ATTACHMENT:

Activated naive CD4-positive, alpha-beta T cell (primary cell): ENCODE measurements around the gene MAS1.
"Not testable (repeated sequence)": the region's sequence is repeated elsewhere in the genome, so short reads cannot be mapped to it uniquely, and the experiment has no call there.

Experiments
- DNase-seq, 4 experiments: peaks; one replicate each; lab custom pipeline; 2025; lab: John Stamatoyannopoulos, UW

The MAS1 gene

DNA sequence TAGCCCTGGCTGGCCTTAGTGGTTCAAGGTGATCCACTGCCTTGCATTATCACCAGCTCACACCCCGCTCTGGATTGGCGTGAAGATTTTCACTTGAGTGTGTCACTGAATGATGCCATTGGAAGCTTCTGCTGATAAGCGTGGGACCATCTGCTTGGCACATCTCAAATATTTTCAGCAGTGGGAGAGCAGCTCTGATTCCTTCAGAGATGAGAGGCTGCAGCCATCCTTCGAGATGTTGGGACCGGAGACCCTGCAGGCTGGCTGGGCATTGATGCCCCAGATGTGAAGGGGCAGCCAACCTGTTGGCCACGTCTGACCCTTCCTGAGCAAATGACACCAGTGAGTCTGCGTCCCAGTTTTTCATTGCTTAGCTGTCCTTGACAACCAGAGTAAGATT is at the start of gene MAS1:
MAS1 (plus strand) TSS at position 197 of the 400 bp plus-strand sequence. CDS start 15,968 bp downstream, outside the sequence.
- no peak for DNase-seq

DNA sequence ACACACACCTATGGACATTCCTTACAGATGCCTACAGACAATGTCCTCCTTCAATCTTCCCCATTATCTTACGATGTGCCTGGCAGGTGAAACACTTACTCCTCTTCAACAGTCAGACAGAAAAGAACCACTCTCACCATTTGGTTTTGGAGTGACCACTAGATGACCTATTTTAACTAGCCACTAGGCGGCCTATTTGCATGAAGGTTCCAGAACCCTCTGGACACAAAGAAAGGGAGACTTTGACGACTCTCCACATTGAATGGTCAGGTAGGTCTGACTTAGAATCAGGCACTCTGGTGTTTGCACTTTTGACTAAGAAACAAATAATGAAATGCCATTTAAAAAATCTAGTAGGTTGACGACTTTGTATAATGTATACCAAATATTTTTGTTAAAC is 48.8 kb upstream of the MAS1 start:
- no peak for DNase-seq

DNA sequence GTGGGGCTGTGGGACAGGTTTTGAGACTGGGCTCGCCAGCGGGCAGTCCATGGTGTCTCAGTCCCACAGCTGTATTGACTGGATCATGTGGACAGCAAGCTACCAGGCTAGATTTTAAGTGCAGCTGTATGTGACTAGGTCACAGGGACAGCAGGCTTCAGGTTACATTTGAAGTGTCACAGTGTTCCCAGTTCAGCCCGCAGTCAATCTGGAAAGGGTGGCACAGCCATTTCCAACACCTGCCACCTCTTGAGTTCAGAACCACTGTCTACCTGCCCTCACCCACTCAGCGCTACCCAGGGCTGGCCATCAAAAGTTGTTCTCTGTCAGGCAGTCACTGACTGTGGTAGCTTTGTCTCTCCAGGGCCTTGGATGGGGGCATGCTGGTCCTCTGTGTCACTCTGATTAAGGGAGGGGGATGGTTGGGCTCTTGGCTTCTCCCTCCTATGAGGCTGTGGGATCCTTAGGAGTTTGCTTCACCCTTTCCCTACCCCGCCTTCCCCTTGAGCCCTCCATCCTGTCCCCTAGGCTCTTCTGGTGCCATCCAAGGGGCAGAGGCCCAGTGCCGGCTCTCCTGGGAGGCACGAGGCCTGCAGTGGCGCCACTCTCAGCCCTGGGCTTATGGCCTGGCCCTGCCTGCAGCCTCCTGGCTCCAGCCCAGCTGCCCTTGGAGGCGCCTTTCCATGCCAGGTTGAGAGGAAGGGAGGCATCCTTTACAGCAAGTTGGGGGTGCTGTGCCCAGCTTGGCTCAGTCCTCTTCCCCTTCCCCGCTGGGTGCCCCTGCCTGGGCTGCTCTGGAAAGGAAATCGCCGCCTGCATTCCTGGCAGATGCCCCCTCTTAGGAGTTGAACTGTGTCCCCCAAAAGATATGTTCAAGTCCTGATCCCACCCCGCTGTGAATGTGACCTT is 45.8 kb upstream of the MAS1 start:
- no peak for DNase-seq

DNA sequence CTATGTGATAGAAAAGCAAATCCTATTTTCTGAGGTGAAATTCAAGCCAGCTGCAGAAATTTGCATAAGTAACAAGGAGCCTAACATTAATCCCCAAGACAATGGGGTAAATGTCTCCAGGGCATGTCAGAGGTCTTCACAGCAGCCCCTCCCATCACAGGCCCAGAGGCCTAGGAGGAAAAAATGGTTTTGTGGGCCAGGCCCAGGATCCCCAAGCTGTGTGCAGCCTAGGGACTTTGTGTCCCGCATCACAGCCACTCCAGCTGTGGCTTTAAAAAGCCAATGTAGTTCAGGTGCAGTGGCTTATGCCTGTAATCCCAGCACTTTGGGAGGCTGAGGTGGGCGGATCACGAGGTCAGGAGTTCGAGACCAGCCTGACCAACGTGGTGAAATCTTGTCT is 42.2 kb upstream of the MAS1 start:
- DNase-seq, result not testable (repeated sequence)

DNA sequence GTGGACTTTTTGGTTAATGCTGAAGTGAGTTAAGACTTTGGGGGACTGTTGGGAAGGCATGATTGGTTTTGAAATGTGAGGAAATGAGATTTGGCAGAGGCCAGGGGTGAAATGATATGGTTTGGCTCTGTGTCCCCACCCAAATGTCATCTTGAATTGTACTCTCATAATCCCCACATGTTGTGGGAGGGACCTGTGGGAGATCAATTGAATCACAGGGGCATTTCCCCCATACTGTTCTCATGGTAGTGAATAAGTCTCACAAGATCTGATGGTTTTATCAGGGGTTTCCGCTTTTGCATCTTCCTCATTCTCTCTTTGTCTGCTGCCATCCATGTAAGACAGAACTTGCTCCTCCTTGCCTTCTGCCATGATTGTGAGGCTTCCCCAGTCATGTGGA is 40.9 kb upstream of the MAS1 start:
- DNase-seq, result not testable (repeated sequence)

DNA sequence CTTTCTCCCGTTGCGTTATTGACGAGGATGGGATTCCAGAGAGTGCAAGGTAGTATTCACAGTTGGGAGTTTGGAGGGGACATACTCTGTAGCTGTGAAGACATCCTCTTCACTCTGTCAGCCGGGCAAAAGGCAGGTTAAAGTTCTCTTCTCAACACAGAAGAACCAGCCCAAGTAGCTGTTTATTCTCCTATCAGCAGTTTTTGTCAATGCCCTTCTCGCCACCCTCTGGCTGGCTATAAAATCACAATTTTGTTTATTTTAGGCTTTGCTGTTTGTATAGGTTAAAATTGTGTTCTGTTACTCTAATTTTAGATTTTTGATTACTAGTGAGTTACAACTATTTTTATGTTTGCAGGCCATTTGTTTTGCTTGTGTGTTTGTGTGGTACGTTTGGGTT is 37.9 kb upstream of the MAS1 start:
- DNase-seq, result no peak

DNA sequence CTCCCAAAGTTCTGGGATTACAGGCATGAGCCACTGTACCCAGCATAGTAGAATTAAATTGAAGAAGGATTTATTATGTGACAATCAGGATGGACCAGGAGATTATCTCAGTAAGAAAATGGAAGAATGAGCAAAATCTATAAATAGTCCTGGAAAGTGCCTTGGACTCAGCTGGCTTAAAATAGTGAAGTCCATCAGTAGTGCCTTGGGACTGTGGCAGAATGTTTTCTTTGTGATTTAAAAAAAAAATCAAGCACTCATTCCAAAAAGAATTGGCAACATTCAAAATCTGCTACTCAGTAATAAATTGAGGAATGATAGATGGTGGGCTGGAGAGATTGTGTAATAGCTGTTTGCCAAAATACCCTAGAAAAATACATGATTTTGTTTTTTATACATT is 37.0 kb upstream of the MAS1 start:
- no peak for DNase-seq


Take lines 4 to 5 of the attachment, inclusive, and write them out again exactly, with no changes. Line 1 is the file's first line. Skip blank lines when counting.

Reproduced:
- DNase-seq, 4 experiments: peaks; one replicate each; lab custom pipeline; 2025; lab: John Stamatoyannopoulos, UW

The MAS1 gene